(From left, Juliann Everett, Lisa Olson, Natasha Hissong, Tauna Evans)
Story and photos by Mary Sheely
Reporting for West Seattle Blog
Michelle Gaither wants you to know that sometimes being environmentally friendly isn’t about what you do, but what you don’t do.
“I don’t know much about oven cleaning in general because I don’t really do it,” she says only half-jokingly to a group of women from West Seattle and beyond who’ve come to High Point’s Bridge Park Retirement Living for a green cleaning demo. Gaither is a technical research coordinator for the Pacific Northwest Pollution Prevention Resource Center (PPRC) and also a member of the group CoolMom, a growing Seattle-based nonprofit that “unites moms to take action on climate change through education, lifestyle change, and advocacy,” which organized the event.
Lifestyle change is the goal of the demo (which happened this past Wednesday night). Gaither explains what she means about cleaning her oven:
(Story continues – with recipes and links too! – after the jump)
Instead of using chemical cleaners that could find their way into the surrounding air and water, she lines the bottom of her oven with foil. She advocates against washing children’s clothes after every single wear “unless you have really dirty kids.” Instead of using a corrosive drain cleaner, she prevents clogs with a simple hair-catcher for the drain. And she warns against phthalates, common additives linked to a growing number of health issues.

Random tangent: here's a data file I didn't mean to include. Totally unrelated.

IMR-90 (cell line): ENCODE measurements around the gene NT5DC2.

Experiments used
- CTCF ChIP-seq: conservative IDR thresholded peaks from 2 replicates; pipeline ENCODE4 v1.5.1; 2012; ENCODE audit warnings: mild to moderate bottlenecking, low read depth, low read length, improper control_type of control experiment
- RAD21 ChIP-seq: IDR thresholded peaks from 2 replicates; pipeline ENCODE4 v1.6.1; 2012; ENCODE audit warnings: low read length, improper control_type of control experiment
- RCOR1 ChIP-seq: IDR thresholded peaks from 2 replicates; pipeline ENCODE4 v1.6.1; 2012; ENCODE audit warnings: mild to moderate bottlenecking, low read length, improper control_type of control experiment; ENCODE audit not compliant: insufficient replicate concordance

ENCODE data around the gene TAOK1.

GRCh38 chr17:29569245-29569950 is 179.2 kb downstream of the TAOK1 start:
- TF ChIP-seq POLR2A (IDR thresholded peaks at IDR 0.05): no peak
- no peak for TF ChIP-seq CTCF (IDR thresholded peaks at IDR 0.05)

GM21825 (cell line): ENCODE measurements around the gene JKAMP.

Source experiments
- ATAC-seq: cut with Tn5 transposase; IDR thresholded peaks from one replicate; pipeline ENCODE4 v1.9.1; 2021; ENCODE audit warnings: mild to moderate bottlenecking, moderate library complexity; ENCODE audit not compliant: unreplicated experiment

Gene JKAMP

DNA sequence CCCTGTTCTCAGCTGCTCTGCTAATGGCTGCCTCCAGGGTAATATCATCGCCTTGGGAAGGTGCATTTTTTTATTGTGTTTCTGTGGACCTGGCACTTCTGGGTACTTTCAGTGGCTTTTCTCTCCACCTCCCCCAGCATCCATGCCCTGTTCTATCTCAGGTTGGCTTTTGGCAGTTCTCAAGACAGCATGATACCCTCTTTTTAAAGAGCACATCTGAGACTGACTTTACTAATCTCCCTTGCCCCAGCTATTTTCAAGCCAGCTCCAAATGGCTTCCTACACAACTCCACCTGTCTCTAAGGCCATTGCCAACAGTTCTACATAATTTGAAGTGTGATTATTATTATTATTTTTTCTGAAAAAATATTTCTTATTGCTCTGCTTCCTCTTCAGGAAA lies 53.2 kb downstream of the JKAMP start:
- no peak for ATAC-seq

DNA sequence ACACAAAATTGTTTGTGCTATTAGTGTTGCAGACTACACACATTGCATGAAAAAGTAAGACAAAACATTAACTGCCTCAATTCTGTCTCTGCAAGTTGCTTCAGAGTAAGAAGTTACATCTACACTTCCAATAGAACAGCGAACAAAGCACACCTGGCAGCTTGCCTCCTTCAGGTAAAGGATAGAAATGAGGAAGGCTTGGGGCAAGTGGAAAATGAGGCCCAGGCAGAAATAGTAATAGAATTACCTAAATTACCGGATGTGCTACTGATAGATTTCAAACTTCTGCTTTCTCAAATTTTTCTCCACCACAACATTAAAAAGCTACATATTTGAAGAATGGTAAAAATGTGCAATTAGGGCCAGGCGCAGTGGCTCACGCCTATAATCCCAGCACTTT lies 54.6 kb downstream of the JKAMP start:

He recommends against using air fresheners that require burning or contain artificial fragrances.
Sara Hanson-Andreu (above), Community Relations Manager for Bridge Park, says that she wanted to host the green-cleaning program in part because High Point is itself a green community, and Bridge Park follows those guidelines “including low-flow toilets, because you all wanted to know that,” she says.
Janice Sullivan (above), owner of the environmentally friendly Perfect Touch Cleaning Service, hands out blocks of cedar for attendees to use as air fresheners and moth repellent. “Part of my service is to (not just) do the housecleaning, but to educate everyone, too,” she says.
But making green cleaning products is why we’re here, so the group decamps to three tables to mix up homemade surface scrubs, glass cleaner, and disinfectant with little more than baking soda, water, and essential oils.
The “recipes” are easy and straightforward, and there’s no penalty for going a little over or under on any one ingredient – an extra drip of peppermint oil won’t spoil your counter scrub, and if you accidentally add too much baking soda, a little more water is an easy fix. Soon recycled jars and spray bottles are filled with concoctions to try at home.
“It’s one thing just to hear about green cleaning products, but when you actually start mixing them up and taking them home, it’s a lot more empowering and fun,” says West Seattle CoolMom Natasha Hissong.
Tarah Helliwell, the mother of a three-year-old, made the drive from the University District to mix up her green cleaners. “I want to use less toxins both around the house and when I’m disposing of them. I want to use things that are better for my son,” she says.
Mardy Maskill traveled a considerably shorter distance – she’s a Bridge Park resident.
She says, “I just thought, well, I’d come and see what it was about.” (In the photo, she’s checking out essential oils.)
That’s the thing about CoolMom, says Laura Elfline, currently the West Seattle Chapter Coordinator.